Georgia’s governor said Monday that he was ordering all bars and nightclubs around the state to close because of the coronavirus.
The order will take effect at noon on Tuesday and last for just under two weeks, Gov. Brian Kemp said at a news conference. He said the state would also ban gatherings of 10 or more people unless people could maintain 6 feet (1.83 meters) of distance. The Department of Public Health would have the authority to shut down businesses that don’t comply.
“I would ask for everyone’s cooperation over the next two weeks,” he said. He said the measures would “protect the medically fragile, mitigate potential exposure in public venues and allow the state to ramp up emergency preparedness efforts as cases increase in each region.”
Kemp had previously ordered schools to close but has refrained from taking stronger steps. Individual counties in Georgia have placed restrictions on businesses and gatherings.
Kemp’s announcement came as the number of cases of the virus in the state rose to 772. The death toll remained at 25.
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ATLANTA (AP) — Individual counties in Georgia continued to place restrictions on businesses and gatherings on Monday, as cases of the new coronavirus increased.
Republican Gov. Brian Kemp has ordered schools shut but has refrained from taking stronger steps like ordering restaurants and nonessential businesses to close. Instead, he has left those decisions to local governments.
By noon Monday, confirmed cases in the state rose to 772, up from the 620 cases the state was reporting Sunday, according to the Georgia Department of Public Health. The death toll remained at 25.
Metro Atlanta’s DeKalb County, which has 75 confirmed cases, is the latest county to order restrictions aimed at helping to slow the spread of the virus.
DeKalb County CEO Michael Thurmond issued an executive order Monday that prohibits gatherings of 10 or more people, closes playgrounds and asks all residents to shelter in place “as much as possible.” Beginning Tuesday, the order stipulates that restaurants and bars are prohibited from having dine–in service and businesses like bowling alleys, nail salons and barbers are limited to a maximum occupancy of 10 people.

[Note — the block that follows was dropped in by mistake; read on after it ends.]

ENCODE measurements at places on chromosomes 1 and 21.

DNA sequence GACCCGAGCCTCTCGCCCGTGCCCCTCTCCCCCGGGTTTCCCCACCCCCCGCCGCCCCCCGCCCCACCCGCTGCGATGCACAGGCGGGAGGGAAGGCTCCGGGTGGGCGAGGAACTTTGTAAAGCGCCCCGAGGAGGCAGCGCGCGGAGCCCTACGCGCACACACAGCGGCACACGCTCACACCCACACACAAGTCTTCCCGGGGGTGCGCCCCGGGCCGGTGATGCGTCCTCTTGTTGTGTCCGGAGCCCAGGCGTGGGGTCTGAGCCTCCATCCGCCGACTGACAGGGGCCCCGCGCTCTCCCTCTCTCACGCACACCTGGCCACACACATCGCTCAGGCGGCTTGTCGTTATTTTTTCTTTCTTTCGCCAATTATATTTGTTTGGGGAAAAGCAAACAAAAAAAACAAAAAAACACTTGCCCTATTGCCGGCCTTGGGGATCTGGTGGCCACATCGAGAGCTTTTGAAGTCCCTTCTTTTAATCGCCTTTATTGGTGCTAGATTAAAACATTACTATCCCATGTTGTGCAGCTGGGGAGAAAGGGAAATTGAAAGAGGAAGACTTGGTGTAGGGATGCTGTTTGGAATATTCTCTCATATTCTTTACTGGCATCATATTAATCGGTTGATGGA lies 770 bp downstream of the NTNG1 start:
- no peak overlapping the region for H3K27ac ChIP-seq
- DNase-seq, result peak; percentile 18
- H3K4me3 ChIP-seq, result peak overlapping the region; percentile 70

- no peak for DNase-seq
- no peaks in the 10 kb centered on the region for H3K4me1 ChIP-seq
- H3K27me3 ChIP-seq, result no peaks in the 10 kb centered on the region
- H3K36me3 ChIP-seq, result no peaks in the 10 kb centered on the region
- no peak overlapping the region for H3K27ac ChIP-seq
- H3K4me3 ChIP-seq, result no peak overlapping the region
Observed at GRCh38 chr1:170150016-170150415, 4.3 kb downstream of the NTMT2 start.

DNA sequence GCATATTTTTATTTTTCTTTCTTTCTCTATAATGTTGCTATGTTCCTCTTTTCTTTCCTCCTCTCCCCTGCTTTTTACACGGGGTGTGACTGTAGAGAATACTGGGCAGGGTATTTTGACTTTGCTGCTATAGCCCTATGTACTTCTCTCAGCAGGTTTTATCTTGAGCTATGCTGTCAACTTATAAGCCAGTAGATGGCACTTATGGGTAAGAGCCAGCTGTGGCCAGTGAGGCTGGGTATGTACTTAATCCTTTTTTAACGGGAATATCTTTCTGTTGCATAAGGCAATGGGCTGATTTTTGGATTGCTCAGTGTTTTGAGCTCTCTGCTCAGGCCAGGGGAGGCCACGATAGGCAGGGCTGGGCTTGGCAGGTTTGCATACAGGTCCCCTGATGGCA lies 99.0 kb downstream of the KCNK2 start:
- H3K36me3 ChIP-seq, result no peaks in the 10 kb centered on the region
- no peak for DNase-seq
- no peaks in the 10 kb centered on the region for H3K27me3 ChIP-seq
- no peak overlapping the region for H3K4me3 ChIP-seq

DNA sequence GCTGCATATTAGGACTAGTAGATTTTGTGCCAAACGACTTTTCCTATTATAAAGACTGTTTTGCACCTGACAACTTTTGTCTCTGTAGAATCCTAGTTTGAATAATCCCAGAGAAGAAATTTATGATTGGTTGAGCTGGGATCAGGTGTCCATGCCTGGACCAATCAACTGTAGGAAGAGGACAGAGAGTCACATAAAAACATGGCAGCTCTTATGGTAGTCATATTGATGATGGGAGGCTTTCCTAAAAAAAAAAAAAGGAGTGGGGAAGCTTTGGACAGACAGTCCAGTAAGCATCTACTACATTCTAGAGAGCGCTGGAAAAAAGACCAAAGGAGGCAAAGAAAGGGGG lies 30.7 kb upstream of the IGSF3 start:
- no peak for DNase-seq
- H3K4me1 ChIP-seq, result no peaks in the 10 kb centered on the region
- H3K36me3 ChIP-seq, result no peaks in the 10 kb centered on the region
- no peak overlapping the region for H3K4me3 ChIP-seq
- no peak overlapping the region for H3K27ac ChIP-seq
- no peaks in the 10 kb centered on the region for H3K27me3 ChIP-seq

Kemp and Public Health Commissioner Kathleen Toomey are set to hold a news conference about the virus at 5 p.m. Monday. Kemp also joined several other governors in sending a letter to leaders in Congress asking that they approve additional funding to states in the form of block grants to fight the virus.
DeKalb joins several counties including Athens–Clarke County, home to the University of Georgia, as well as hard–hit Dougherty County in southwest Georgia in implementing restrictions.
Dougherty County, where Albany is the county seat, continues to have the worst confirmed infection rate statewide. Its 64 cases are more than 10 times the positive rate statewide. Other counties with high infection rates include Bartow County in northwest Georgia and Lee County, a suburban neighbor of Dougherty County.
On Sunday, the mayor and county commission chairman issued an executive order making the conditions of a shelter–in–place order there more stringent, including requiring essential businesses like grocery stores not to exceed 50% occupancy.
Albany Mayor Bo Dorough said during a news conference Monday that surrounding counties need to take similar precautions.
“County lines are really nothing more than a place in the sand,” Dorough said. “This virus is totally indifferent to county boundaries. So if people are coming into Albany to shop and to work, there have to be precautions taken in our surrounding counties.”
For most people, the new coronavirus causes only mild or moderate symptoms, such as fever and cough. For some, especially older adults and people with existing health problems, it can cause more severe illness, including pneumonia. The vast majority of people recover.
Of the dead, the youngest two were 42 and the oldest two were 85, with an average age of 66, according to Department of Public Health records. Dougherty County has recorded six deaths, while Cobb County has five. No other county has more than two.
As the virus outbreak escalates in Georgia and the U.S., the executive overseeing Georgia’s seaports said Monday he’s still hopeful a drop in cargo volumes is just a short–term “blip” that will end by May. Griff Lynch, executive director of the Georgia Ports Authority, said cargo containers moving through the Port of Savannah appear to be down about 20% compared to last March. That’s because fewer imports are coming from China after the virus forced manufacturers to shut down.
Cargo shipped from Asia is already starting to rebound, Lynch said. But now he’s watching U.S. retailers. If stores are closed for extended periods and their inventories pile up, Lynch said, “we may not see the impact of that until the summertime.”
Meanwhile, at least four members of the Georgia state Senate have now tested positive after Republican Sen. Brandon Beach of Alpharettabecame the first to do so last week. Republican Sen. Kay Kirkpatrick of Marietta, Republican Sen. Bruce Thompson of White and Democratic Sen. Nikema Williams of Atlanta have announced positive diagnoses. Williams is also the chairwoman of the state Democratic Party.
Thompson said he was released from Northside Cherokee hospital on Sunday after a period in the intensive care unit. “While I am feeling much better, I plan to remain at home in self–quarantine for the immediate future,” Thompson wrote on Facebook.